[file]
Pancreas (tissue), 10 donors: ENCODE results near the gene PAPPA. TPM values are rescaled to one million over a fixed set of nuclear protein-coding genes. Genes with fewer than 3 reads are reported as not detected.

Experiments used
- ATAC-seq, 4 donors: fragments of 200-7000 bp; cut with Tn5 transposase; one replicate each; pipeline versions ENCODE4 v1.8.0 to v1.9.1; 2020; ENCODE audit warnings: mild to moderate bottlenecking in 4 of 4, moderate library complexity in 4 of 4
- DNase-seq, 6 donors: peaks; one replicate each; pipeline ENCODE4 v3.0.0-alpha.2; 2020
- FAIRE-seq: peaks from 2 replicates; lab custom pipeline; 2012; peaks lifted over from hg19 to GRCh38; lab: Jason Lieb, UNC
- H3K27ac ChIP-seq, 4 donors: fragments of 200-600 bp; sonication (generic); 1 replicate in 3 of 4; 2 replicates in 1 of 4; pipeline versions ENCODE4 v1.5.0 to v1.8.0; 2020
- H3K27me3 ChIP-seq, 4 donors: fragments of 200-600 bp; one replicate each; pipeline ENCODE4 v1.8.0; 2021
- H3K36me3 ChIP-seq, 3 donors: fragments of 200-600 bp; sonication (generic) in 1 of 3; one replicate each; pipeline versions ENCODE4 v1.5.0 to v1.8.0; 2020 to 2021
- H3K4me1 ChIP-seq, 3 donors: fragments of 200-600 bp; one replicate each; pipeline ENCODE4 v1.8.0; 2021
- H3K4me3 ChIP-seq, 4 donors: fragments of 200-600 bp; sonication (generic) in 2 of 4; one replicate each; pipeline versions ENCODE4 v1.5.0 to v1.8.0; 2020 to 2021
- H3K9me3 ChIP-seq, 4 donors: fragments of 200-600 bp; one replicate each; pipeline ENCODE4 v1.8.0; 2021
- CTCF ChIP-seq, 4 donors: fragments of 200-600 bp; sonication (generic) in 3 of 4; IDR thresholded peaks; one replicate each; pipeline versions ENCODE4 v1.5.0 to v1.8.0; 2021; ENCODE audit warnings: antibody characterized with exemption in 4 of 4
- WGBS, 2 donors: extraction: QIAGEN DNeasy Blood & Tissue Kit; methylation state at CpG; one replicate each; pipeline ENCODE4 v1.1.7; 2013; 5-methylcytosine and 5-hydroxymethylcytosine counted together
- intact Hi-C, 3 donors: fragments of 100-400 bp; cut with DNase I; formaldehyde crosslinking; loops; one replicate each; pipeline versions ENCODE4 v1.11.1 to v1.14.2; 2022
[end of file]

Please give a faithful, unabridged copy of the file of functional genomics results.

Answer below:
Pancreas (tissue), 10 donors: ENCODE results near the gene PAPPA. TPM values are rescaled to one million over a fixed set of nuclear protein-coding genes. Genes with fewer than 3 reads are reported as not detected.

Experiments used
- ATAC-seq, 4 donors: fragments of 200-7000 bp; cut with Tn5 transposase; one replicate each; pipeline versions ENCODE4 v1.8.0 to v1.9.1; 2020; ENCODE audit warnings: mild to moderate bottlenecking in 4 of 4, moderate library complexity in 4 of 4
- DNase-seq, 6 donors: peaks; one replicate each; pipeline ENCODE4 v3.0.0-alpha.2; 2020
- FAIRE-seq: peaks from 2 replicates; lab custom pipeline; 2012; peaks lifted over from hg19 to GRCh38; lab: Jason Lieb, UNC
- H3K27ac ChIP-seq, 4 donors: fragments of 200-600 bp; sonication (generic); 1 replicate in 3 of 4; 2 replicates in 1 of 4; pipeline versions ENCODE4 v1.5.0 to v1.8.0; 2020
- H3K27me3 ChIP-seq, 4 donors: fragments of 200-600 bp; one replicate each; pipeline ENCODE4 v1.8.0; 2021
- H3K36me3 ChIP-seq, 3 donors: fragments of 200-600 bp; sonication (generic) in 1 of 3; one replicate each; pipeline versions ENCODE4 v1.5.0 to v1.8.0; 2020 to 2021
- H3K4me1 ChIP-seq, 3 donors: fragments of 200-600 bp; one replicate each; pipeline ENCODE4 v1.8.0; 2021
- H3K4me3 ChIP-seq, 4 donors: fragments of 200-600 bp; sonication (generic) in 2 of 4; one replicate each; pipeline versions ENCODE4 v1.5.0 to v1.8.0; 2020 to 2021
- H3K9me3 ChIP-seq, 4 donors: fragments of 200-600 bp; one replicate each; pipeline ENCODE4 v1.8.0; 2021
- CTCF ChIP-seq, 4 donors: fragments of 200-600 bp; sonication (generic) in 3 of 4; IDR thresholded peaks; one replicate each; pipeline versions ENCODE4 v1.5.0 to v1.8.0; 2021; ENCODE audit warnings: antibody characterized with exemption in 4 of 4
- WGBS, 2 donors: extraction: QIAGEN DNeasy Blood & Tissue Kit; methylation state at CpG; one replicate each; pipeline ENCODE4 v1.1.7; 2013; 5-methylcytosine and 5-hydroxymethylcytosine counted together
- intact Hi-C, 3 donors: fragments of 100-400 bp; cut with DNase I; formaldehyde crosslinking; loops; one replicate each; pipeline versions ENCODE4 v1.11.1 to v1.14.2; 2022